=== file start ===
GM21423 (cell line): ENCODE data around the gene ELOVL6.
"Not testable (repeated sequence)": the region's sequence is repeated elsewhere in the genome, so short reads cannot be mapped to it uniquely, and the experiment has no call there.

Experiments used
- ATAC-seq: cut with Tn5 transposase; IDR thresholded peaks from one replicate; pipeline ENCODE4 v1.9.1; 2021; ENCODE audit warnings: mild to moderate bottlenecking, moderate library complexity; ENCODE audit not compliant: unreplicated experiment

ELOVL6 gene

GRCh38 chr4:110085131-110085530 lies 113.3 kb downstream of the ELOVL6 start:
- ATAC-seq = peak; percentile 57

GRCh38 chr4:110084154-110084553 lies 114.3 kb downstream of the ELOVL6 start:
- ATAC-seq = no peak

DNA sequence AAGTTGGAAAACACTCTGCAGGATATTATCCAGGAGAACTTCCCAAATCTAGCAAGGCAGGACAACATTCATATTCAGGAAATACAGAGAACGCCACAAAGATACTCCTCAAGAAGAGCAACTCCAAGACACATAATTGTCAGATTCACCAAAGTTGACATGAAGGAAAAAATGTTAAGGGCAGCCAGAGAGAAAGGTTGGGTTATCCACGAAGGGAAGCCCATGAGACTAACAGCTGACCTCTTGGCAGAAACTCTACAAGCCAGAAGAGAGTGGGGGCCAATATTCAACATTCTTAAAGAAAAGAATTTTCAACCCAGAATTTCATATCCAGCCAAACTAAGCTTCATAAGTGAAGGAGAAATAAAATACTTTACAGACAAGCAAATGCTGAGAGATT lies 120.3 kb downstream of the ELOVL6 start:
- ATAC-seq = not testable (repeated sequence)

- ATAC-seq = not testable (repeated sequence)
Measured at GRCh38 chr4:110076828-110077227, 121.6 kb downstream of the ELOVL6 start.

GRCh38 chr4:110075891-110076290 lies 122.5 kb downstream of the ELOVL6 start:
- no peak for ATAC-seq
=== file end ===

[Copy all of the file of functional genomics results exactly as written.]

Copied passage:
GM21423 (cell line): ENCODE data around the gene ELOVL6.
"Not testable (repeated sequence)": the region's sequence is repeated elsewhere in the genome, so short reads cannot be mapped to it uniquely, and the experiment has no call there.

Experiments used
- ATAC-seq: cut with Tn5 transposase; IDR thresholded peaks from one replicate; pipeline ENCODE4 v1.9.1; 2021; ENCODE audit warnings: mild to moderate bottlenecking, moderate library complexity; ENCODE audit not compliant: unreplicated experiment

ELOVL6 gene

GRCh38 chr4:110085131-110085530 lies 113.3 kb downstream of the ELOVL6 start:
- ATAC-seq = peak; percentile 57

GRCh38 chr4:110084154-110084553 lies 114.3 kb downstream of the ELOVL6 start:
- ATAC-seq = no peak

DNA sequence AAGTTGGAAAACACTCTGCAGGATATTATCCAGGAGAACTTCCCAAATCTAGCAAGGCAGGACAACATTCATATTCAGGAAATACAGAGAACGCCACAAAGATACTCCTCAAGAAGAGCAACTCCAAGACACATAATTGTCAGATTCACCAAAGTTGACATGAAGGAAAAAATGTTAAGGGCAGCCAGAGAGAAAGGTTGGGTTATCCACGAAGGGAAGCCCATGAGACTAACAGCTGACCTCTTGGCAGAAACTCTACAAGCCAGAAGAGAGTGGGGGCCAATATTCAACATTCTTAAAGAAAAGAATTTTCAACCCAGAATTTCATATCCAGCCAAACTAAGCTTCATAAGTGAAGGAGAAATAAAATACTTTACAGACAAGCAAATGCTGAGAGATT lies 120.3 kb downstream of the ELOVL6 start:
- ATAC-seq = not testable (repeated sequence)

- ATAC-seq = not testable (repeated sequence)
Measured at GRCh38 chr4:110076828-110077227, 121.6 kb downstream of the ELOVL6 start.

GRCh38 chr4:110075891-110076290 lies 122.5 kb downstream of the ELOVL6 start:
- no peak for ATAC-seq